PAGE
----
Tag Archives: New Brunswick

The Room Erupted! Tensions flare at suggestion snow crab fishery close for whales

Fishermen erupted in anger Wednesday when federal officials proposed banning snow crab fishing in a large zone off the coast of New Brunswick for the entire time endangered whales are there.
The proposal came at a meeting that industry and government officials hold every year to discuss the coming snow crab season in the southern Gulf of St. Lawrence. This year’s season is of particular importance after a deadly 2017 for the endangered North Atlantic right whale. Gear used in snow crab fishing is believed to have played a role in some of the whale deaths, with necropsies on three whales revealing signs of entanglement in fishing rope. >click to read< 00:27

Once-idle shipyard cashes in on crab boat market

Three years ago, Guillaume Hall was working in the oil patch in Fort McMurray, Alta., one of the hundreds of New Brunswickers who had gone west for work. Today he’s building boats five minutes from where he grew up, in the Caraquet area of northeast New Brunswick. Atlantic Boat Building has 36 employees working two shifts, days and nights and on weekends, year-round. One of the new boats, the Crabbin Assassin, is almost finished. Built for a Nova Scotia fishermen, it looks more like a stealth military vessel than a crab boat.”They have a unique design when it comes to fuel savings, stability, and speed, and you get to go faster with a smaller engine,” Robichaud says. “You save fuel, so more money in the pockets of the fishermen.” click here to read the story 09:35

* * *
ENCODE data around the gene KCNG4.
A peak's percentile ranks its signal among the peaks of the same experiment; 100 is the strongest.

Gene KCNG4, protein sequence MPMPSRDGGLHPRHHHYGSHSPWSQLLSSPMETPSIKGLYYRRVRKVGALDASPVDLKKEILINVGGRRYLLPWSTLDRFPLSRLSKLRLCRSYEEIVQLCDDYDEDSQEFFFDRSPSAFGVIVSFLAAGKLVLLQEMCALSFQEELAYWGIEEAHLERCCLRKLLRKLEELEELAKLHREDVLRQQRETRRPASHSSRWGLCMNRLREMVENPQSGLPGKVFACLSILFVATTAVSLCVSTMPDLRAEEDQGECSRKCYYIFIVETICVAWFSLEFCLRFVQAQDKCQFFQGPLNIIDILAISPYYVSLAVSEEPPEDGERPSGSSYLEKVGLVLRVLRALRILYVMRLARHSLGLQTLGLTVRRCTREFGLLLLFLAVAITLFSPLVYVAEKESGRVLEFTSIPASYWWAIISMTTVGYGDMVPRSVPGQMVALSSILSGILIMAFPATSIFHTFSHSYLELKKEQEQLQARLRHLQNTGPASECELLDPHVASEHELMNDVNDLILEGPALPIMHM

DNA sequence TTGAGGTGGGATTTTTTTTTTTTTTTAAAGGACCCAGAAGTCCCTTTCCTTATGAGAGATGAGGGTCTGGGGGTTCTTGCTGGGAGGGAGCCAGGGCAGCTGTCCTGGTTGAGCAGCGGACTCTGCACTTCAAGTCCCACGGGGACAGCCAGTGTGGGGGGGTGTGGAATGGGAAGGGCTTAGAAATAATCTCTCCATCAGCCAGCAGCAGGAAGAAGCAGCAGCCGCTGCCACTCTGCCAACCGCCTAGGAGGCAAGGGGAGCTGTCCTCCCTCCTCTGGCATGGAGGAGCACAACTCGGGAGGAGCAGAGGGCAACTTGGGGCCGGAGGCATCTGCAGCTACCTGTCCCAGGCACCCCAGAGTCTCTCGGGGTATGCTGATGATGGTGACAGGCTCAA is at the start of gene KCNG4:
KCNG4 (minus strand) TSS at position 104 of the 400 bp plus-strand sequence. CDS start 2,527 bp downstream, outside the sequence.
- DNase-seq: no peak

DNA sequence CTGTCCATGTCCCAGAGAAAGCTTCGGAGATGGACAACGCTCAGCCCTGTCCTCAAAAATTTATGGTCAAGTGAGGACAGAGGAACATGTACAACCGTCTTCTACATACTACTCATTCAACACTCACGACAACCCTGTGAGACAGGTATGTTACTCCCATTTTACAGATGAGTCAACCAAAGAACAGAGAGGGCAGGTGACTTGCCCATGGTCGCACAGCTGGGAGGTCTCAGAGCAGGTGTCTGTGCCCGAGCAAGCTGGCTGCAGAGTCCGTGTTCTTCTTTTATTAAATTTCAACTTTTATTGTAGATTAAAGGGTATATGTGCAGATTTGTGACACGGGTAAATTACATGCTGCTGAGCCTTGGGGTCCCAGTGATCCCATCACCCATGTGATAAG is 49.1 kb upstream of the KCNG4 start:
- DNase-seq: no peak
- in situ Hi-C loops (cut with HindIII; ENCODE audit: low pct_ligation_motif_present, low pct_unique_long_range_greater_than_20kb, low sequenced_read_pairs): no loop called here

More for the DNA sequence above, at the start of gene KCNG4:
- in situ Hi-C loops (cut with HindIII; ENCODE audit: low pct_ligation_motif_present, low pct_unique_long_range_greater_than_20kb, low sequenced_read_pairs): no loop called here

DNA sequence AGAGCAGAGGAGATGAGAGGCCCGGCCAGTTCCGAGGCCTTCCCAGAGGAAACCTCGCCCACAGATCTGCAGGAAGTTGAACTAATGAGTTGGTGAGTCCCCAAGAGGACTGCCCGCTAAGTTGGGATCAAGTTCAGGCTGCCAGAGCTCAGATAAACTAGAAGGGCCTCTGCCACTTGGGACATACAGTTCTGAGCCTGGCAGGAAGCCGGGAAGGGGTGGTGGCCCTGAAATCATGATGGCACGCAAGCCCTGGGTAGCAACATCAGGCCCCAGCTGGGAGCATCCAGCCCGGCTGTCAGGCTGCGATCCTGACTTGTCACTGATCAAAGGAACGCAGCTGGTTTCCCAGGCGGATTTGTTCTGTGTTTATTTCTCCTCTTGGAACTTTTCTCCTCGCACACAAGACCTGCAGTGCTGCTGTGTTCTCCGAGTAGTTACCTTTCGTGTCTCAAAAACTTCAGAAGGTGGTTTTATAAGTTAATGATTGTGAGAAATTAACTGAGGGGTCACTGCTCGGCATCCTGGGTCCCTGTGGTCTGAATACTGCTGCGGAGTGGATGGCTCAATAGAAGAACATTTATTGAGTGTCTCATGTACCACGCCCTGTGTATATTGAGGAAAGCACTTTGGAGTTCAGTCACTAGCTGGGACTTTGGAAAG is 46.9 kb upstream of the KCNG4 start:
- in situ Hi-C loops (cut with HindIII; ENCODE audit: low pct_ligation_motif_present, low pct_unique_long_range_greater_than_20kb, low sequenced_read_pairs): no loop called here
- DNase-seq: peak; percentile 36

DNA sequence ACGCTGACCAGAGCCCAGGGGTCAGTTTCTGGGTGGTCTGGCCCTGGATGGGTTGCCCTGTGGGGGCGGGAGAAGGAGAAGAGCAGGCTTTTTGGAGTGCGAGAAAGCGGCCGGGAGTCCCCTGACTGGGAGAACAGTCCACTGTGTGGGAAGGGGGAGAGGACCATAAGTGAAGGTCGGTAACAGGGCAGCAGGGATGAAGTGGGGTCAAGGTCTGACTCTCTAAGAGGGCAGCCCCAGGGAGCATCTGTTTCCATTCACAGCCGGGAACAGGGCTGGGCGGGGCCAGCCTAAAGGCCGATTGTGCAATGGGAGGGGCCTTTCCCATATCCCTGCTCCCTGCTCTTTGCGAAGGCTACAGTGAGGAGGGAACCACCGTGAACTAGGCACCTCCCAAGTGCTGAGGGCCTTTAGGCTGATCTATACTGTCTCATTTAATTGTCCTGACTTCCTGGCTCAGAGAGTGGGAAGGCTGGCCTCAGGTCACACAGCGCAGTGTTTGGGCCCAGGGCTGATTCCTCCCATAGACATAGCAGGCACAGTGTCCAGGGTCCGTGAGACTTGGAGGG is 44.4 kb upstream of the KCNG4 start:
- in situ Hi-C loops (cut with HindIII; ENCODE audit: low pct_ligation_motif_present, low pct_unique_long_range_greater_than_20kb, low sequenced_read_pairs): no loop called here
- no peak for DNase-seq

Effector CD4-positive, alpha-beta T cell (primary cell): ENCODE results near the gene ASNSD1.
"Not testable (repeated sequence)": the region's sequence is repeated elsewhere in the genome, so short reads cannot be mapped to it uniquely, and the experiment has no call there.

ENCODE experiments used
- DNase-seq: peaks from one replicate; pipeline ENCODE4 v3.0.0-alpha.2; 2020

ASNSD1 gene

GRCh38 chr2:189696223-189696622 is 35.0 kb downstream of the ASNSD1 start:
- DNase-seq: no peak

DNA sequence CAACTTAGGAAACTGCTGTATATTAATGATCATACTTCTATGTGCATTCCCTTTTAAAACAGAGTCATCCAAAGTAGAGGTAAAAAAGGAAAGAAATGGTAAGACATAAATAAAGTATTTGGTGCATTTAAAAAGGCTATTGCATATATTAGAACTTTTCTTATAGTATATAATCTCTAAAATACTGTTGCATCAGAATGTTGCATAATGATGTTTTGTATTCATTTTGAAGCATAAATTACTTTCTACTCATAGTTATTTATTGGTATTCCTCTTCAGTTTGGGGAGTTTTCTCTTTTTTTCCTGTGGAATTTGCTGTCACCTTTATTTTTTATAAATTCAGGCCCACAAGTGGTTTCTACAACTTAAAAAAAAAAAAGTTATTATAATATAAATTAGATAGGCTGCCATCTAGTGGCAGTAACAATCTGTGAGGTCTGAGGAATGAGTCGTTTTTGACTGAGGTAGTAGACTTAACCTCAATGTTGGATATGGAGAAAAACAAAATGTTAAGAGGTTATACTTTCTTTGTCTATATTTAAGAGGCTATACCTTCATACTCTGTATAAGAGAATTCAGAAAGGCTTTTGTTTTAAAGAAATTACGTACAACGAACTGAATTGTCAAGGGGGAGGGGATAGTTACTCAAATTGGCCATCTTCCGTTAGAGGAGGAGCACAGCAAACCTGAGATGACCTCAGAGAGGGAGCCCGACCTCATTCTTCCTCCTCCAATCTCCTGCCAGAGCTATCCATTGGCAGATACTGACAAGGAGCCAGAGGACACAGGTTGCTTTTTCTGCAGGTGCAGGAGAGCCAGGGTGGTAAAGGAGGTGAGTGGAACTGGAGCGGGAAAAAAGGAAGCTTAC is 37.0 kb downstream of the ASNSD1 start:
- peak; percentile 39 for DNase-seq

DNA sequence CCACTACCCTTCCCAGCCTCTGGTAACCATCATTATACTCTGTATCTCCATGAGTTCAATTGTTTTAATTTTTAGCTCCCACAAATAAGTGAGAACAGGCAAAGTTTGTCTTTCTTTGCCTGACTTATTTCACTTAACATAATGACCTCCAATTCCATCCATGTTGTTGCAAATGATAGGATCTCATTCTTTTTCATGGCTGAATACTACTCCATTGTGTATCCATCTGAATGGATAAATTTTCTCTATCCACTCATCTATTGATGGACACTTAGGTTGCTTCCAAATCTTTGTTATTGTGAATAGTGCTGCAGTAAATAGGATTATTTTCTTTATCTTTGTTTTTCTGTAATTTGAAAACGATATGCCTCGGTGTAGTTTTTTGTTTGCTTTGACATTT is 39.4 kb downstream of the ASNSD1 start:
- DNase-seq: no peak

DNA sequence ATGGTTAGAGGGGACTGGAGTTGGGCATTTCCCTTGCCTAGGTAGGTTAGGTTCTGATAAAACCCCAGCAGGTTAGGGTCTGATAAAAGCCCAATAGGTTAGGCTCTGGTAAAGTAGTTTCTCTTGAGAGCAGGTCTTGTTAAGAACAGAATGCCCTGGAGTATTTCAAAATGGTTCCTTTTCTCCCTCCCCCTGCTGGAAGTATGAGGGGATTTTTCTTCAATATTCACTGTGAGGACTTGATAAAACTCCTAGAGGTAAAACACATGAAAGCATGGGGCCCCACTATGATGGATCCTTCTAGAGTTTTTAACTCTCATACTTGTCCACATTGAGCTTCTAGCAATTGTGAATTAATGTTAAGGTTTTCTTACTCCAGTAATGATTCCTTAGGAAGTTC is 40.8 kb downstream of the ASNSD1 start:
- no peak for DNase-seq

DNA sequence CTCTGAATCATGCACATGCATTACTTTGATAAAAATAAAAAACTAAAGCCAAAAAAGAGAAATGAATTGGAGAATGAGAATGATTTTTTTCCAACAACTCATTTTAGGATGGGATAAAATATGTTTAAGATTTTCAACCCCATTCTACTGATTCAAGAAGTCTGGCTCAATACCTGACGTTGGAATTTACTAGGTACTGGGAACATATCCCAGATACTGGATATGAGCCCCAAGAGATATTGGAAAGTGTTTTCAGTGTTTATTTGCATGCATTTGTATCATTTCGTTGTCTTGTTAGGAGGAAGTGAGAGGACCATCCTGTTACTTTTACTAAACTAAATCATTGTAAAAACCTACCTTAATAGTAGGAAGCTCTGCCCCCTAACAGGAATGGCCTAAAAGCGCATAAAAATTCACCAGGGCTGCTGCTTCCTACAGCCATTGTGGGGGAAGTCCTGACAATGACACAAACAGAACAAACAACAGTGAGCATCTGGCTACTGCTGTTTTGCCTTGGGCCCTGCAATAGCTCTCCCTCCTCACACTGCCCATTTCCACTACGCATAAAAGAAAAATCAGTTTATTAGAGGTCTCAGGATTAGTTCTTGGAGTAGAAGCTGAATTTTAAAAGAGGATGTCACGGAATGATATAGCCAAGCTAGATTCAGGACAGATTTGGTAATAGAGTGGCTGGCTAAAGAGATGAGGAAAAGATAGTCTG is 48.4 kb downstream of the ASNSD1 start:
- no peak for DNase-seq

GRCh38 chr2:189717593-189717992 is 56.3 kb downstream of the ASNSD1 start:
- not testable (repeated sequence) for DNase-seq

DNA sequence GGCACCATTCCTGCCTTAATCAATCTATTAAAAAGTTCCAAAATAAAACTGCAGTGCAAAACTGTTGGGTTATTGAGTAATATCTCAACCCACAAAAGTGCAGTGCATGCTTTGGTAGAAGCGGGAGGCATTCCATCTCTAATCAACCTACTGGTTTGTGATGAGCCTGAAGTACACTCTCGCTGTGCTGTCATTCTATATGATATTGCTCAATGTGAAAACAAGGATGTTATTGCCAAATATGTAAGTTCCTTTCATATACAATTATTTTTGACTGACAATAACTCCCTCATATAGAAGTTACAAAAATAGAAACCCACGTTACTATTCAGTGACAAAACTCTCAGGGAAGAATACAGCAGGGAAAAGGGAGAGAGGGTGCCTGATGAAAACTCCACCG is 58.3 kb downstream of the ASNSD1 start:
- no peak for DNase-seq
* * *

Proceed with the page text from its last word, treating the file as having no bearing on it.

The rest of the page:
Some N.B. lobster fishermen tie up in protest over price

Some lobster fishermen in eastern New Brunswick have tied up their boats in a protest over the prices they’re getting for lobster. Fishermen in ports such as Pointe Sapin and Richibucto remained at the docks Thursday, saying landings are down and prices are low. Michel Richard, an organizer with the Maritime Fishermen’s Union, says processors suggested much higher prices before the fall season began on Aug. 8, but instead they’re paying about $2 per pound lower. Fishermen say right now they’re being paid about $4.25 a pound for canners and $4.75 a pound for market lobsters. Richard says fishermen are upset because they aren’t getting a clear answer from the buyers and processors on a reason for the lower prices. link 12:22

Lobster fishermen tie up boats after meeting processors about low prices – Fishermen have been getting paid, but none have received official pay stubs, so Richard said there is no proof of what the current prices really are. click here to read the story 16:37